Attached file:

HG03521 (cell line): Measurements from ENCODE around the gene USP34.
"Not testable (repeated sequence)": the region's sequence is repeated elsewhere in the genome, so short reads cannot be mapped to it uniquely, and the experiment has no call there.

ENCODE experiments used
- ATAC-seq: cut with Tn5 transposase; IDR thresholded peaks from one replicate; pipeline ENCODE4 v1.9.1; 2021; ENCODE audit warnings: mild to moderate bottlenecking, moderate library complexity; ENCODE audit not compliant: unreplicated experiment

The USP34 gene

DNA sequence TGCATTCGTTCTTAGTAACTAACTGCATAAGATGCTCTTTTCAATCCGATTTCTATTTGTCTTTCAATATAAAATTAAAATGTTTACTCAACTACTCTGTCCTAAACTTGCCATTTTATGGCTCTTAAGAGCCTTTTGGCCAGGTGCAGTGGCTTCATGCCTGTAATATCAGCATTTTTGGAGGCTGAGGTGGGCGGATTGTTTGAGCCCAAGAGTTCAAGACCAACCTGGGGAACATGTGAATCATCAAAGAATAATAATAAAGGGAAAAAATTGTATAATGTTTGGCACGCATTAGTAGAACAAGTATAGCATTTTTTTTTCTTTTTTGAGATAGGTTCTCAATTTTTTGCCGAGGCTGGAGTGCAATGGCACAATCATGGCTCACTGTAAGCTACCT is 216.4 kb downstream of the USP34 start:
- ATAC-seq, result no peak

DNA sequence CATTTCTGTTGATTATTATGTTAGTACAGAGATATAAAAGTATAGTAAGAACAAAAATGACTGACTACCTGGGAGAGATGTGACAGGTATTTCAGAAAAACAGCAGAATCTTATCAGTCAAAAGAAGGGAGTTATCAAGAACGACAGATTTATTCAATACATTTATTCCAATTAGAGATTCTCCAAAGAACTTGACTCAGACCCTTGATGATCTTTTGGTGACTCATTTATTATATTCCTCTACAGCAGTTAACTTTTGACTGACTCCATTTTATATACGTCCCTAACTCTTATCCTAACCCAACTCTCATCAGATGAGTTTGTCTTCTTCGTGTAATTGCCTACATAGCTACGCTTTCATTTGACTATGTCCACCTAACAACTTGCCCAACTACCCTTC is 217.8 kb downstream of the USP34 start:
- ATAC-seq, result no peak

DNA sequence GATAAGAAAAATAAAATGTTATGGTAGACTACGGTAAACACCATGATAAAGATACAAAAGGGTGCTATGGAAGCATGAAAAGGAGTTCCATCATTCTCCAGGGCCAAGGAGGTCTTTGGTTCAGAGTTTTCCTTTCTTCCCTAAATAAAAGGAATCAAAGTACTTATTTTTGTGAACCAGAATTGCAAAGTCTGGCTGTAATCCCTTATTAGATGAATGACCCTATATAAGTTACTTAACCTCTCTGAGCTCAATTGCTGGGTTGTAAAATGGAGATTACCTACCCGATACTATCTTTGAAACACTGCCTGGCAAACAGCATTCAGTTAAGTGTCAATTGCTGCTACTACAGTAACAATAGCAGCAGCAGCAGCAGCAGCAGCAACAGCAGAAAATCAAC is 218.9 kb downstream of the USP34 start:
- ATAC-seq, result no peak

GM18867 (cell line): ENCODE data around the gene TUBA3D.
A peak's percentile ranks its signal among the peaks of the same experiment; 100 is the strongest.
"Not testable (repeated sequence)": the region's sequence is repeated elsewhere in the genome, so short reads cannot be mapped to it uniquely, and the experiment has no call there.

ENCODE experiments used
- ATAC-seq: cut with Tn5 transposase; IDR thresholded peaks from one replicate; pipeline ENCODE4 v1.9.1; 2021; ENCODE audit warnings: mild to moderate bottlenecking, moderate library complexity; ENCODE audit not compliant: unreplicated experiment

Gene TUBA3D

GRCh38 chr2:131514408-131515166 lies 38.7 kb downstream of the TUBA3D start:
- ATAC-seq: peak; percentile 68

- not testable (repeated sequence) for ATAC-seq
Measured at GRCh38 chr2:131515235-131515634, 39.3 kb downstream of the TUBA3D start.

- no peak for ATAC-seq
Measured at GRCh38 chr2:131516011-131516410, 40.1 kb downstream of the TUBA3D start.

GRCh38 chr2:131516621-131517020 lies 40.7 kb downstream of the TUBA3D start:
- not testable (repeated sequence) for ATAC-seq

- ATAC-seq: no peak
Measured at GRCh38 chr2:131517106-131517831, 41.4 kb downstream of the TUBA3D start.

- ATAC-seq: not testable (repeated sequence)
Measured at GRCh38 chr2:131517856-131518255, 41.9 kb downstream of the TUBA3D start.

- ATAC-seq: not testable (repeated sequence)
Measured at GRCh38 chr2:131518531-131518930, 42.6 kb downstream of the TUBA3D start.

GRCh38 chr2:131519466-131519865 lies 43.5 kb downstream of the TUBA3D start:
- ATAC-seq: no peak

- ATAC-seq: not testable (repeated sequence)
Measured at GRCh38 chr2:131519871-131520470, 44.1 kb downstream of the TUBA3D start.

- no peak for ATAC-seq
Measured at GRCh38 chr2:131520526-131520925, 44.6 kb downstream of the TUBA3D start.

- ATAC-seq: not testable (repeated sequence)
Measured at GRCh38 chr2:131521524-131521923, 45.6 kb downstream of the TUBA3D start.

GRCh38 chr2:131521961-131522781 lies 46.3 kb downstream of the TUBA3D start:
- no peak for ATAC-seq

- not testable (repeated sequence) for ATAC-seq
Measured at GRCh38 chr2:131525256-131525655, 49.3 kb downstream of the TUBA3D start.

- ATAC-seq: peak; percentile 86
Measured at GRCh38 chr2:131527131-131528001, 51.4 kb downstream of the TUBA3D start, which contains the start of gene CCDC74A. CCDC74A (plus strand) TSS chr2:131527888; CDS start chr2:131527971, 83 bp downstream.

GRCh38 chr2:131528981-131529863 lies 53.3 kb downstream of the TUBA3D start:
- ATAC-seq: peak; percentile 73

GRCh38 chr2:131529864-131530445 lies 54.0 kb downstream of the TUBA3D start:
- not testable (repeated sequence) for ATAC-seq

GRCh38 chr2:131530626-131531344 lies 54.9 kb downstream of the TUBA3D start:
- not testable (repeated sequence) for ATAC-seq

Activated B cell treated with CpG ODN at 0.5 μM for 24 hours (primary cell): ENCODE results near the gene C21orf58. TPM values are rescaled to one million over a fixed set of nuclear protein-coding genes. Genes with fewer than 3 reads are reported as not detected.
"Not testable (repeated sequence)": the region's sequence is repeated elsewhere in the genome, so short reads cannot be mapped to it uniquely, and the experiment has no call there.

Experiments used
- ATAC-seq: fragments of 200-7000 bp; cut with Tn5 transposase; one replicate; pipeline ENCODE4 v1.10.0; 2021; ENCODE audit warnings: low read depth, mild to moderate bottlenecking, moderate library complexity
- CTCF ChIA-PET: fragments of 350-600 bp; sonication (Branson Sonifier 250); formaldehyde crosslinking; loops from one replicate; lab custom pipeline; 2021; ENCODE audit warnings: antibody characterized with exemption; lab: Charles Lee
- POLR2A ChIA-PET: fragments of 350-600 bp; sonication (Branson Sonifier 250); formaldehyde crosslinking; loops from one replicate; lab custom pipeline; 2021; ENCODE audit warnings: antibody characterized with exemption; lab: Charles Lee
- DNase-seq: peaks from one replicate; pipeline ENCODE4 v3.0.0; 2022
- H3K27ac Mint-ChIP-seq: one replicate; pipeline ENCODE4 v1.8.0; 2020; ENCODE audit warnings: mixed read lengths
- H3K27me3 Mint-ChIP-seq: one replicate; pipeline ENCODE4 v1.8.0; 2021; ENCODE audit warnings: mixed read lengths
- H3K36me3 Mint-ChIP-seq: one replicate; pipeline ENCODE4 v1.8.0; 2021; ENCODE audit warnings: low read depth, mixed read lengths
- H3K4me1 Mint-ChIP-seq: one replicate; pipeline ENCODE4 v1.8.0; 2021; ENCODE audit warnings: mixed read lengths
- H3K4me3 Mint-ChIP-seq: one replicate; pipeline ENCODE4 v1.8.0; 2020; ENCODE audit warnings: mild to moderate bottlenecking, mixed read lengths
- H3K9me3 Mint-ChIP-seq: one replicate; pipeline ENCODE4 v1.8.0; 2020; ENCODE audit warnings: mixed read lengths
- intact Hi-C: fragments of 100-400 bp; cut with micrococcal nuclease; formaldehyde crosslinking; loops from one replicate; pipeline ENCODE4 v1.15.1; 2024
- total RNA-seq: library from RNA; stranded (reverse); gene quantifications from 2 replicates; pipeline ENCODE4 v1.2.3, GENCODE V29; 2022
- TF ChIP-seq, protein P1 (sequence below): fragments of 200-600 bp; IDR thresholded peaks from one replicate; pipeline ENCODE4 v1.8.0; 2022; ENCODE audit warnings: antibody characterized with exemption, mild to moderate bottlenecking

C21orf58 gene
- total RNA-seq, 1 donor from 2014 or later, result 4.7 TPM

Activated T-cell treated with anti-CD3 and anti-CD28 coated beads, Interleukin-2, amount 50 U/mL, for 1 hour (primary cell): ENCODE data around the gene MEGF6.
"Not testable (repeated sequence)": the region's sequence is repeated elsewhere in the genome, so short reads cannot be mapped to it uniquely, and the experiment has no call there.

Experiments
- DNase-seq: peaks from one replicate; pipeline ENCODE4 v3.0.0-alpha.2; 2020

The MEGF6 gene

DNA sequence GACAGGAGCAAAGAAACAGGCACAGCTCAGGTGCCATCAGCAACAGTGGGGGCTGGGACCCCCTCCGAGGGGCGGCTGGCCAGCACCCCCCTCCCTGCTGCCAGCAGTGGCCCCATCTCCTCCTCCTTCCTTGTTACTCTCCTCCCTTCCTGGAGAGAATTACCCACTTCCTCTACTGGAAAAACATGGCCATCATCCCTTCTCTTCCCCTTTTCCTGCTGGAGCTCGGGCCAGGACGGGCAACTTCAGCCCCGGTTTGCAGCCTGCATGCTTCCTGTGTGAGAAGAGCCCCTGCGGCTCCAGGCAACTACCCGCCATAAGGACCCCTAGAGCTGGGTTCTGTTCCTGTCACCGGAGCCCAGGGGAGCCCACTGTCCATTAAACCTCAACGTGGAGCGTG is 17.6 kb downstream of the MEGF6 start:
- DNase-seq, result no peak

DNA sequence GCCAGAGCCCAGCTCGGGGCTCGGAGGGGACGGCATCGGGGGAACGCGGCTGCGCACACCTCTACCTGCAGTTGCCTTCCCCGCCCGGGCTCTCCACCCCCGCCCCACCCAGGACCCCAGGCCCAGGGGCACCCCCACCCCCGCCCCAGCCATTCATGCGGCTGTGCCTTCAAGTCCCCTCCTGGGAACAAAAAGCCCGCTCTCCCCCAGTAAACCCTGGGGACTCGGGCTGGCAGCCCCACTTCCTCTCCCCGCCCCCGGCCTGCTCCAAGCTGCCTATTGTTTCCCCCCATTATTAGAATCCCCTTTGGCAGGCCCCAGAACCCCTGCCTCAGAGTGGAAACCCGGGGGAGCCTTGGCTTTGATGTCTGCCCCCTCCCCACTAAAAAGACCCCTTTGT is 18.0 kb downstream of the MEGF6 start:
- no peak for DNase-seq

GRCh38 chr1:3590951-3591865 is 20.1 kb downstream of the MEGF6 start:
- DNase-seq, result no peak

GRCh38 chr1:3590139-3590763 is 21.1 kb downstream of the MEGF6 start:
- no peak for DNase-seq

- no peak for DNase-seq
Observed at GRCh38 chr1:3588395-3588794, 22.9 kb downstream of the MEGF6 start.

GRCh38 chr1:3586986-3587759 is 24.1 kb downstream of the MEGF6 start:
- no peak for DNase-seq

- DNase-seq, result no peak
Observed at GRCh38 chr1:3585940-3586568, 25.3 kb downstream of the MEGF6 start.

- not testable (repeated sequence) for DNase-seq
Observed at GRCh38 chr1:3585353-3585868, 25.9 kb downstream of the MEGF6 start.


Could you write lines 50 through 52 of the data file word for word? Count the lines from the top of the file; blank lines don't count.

GRCh38 chr2:131530626-131531344 lies 54.9 kb downstream of the TUBA3D start:
- not testable (repeated sequence) for ATAC-seq

Activated B cell treated with CpG ODN at 0.5 μM for 24 hours (primary cell): ENCODE results near the gene C21orf58. TPM values are rescaled to one million over a fixed set of nuclear protein-coding genes. Genes with fewer than 3 reads are reported as not detected.